There’s very little that science knows definitively about Chronic Fatigue Syndrome, a disease characterized by often debilitating physical and mental exhaustion — researchers still haven’t been able to identify a cause, let alone a cure. But in 2011, a study published in The Lancet claimed that it had done exactly that: The data, the authors declared, showed that a combination of exercise and talk therapy could significantly alleviate the symptoms of the disease, and even cure it fully in up to 20 percent of cases. Immediately, the study was both hailed as a great leap forward and criticized as bad science.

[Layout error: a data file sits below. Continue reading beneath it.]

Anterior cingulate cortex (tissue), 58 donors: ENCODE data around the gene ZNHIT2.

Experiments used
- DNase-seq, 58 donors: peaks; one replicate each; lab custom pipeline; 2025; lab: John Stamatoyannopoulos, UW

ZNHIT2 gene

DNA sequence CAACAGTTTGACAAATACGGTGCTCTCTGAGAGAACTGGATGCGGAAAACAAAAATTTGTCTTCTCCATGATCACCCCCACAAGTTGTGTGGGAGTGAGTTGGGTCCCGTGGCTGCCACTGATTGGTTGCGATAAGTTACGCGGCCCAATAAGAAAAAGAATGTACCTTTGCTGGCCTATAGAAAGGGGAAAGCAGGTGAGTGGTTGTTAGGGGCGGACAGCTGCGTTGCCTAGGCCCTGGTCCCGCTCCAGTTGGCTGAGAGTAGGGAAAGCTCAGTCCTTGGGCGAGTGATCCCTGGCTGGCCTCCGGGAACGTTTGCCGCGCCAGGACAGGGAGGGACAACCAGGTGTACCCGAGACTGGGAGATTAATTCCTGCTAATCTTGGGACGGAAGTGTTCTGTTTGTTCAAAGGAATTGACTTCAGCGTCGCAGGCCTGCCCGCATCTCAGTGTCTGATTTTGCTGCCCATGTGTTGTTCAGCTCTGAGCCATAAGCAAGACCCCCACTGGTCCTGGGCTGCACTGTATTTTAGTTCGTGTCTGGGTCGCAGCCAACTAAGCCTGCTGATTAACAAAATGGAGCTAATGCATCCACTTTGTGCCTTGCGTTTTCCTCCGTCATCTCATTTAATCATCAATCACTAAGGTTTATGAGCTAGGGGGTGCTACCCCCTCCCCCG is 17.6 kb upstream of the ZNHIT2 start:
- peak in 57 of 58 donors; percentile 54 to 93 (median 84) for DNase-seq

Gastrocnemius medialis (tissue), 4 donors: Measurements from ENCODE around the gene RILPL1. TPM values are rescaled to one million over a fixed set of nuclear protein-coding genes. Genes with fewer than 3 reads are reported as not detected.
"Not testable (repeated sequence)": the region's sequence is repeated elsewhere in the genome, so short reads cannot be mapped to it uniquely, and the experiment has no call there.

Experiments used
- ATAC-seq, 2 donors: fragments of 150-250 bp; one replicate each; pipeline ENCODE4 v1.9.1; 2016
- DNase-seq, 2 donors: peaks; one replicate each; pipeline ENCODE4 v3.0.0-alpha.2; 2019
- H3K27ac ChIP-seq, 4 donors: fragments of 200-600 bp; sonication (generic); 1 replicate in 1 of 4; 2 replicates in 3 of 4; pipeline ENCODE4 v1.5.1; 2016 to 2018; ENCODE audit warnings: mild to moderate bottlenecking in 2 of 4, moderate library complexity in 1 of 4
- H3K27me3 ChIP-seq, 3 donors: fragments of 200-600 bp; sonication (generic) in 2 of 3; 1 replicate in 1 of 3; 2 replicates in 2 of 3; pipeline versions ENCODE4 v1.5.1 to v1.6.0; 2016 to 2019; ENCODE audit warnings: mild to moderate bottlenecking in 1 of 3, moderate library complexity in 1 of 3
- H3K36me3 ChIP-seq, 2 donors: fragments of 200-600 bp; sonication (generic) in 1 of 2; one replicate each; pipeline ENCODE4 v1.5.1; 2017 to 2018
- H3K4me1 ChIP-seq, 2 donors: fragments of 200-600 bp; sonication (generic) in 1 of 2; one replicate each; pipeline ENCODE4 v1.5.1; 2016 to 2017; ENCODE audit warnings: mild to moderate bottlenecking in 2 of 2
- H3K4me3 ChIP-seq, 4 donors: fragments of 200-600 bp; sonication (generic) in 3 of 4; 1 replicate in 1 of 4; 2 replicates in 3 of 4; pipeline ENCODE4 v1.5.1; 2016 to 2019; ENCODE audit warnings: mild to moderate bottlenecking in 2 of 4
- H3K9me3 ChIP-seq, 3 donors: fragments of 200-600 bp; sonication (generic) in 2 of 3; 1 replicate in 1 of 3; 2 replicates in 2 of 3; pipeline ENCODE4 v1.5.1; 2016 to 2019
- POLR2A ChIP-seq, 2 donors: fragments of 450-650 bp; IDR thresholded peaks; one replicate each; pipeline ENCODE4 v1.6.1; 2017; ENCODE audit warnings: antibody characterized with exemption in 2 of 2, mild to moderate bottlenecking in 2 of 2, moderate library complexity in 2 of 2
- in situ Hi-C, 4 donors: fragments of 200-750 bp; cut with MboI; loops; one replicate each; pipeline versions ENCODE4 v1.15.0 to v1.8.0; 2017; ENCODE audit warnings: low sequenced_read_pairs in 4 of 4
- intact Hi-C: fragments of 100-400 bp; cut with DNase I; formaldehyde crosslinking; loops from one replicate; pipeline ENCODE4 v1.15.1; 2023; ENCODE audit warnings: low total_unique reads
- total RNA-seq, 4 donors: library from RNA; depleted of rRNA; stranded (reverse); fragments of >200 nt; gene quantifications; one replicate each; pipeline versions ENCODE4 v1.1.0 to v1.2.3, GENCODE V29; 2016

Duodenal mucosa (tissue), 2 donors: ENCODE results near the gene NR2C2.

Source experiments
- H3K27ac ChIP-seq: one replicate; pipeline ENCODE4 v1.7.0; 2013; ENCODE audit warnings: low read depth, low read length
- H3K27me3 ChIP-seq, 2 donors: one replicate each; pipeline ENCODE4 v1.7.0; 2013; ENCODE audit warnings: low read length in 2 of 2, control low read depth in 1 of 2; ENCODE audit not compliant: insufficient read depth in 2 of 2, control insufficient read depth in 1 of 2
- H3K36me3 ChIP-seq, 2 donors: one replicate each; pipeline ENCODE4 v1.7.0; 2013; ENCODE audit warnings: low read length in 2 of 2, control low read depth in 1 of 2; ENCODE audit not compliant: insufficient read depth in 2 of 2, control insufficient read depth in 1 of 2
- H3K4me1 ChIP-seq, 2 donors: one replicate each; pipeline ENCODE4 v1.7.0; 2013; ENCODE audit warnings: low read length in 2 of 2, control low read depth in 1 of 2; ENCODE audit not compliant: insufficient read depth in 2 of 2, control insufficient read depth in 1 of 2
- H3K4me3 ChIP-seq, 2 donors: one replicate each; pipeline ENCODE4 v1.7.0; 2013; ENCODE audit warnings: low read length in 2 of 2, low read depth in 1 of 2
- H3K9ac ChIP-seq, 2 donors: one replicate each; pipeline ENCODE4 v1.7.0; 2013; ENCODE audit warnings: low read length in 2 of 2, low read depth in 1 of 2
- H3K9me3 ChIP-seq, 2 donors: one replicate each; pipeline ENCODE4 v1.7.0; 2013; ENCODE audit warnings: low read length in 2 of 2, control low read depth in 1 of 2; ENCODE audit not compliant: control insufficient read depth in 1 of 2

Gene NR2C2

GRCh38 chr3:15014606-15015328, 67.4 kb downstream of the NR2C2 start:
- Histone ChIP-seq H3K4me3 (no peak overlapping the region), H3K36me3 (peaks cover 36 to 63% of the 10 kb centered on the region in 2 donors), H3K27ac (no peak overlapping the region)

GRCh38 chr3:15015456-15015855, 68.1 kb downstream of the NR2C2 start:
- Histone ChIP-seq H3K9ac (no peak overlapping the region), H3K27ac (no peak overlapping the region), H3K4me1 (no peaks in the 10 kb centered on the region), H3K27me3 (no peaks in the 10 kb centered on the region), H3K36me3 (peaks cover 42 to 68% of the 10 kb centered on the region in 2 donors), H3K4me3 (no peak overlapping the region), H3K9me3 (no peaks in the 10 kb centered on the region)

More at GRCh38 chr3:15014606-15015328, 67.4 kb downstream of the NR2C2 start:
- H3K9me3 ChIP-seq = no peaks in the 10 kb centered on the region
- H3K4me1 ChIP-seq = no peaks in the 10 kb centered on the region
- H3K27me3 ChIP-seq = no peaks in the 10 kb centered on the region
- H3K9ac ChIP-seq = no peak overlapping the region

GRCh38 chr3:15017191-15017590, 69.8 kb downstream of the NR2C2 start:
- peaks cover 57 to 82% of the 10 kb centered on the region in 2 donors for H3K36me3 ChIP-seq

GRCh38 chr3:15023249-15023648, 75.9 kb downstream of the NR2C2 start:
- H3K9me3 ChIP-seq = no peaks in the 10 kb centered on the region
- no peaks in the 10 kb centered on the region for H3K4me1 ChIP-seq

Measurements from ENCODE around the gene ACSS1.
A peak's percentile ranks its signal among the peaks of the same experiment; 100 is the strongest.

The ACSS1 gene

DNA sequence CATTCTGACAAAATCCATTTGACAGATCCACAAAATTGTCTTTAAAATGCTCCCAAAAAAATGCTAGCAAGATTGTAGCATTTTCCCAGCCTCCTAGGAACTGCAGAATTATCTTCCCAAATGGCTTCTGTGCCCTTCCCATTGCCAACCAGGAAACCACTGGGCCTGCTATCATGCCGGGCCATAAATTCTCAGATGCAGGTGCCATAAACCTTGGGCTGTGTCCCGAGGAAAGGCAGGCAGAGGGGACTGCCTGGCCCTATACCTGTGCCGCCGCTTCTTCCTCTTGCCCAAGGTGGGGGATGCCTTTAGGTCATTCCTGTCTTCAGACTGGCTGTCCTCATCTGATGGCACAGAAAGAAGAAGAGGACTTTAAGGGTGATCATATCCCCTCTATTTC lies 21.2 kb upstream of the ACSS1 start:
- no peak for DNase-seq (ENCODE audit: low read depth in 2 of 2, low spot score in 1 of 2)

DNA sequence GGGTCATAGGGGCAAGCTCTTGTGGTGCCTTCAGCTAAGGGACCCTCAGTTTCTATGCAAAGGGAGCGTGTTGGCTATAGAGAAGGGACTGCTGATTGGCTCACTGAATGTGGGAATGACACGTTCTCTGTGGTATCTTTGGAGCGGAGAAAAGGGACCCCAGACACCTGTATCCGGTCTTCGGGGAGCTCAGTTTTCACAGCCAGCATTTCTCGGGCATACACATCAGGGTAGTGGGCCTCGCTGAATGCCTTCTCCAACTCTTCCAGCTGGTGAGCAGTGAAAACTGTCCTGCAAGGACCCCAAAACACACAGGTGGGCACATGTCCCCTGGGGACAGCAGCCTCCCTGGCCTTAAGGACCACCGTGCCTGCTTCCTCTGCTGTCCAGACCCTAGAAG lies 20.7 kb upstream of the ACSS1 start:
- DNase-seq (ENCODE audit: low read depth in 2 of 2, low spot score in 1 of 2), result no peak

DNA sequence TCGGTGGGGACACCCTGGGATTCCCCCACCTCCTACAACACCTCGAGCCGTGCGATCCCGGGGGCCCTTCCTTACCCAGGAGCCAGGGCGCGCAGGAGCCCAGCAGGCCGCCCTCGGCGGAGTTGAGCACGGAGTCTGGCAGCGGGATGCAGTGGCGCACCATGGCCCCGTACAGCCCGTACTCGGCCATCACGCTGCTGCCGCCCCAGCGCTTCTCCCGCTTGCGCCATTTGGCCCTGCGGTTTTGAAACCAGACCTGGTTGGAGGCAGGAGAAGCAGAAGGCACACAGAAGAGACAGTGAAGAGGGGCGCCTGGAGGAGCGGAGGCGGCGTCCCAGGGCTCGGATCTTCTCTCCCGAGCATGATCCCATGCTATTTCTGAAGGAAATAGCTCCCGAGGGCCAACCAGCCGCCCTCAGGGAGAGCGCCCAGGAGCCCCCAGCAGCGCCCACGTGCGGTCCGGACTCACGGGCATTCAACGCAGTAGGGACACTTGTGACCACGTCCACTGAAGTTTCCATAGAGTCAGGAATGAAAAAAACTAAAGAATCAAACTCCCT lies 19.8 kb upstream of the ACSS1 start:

And now, definitive proof has emerged that the latter camp was correct. In a column published in Stat today, writer Julie Rehmeyer — herself a CFS patient — explained how a supposed breakthrough blew up so spectacularly.
Soon after the study was published, Rehmeyer wrote, she and other CFS patients, skeptical of the study’s claims, began to examine it more closely. What they found looked a lot like manipulated data.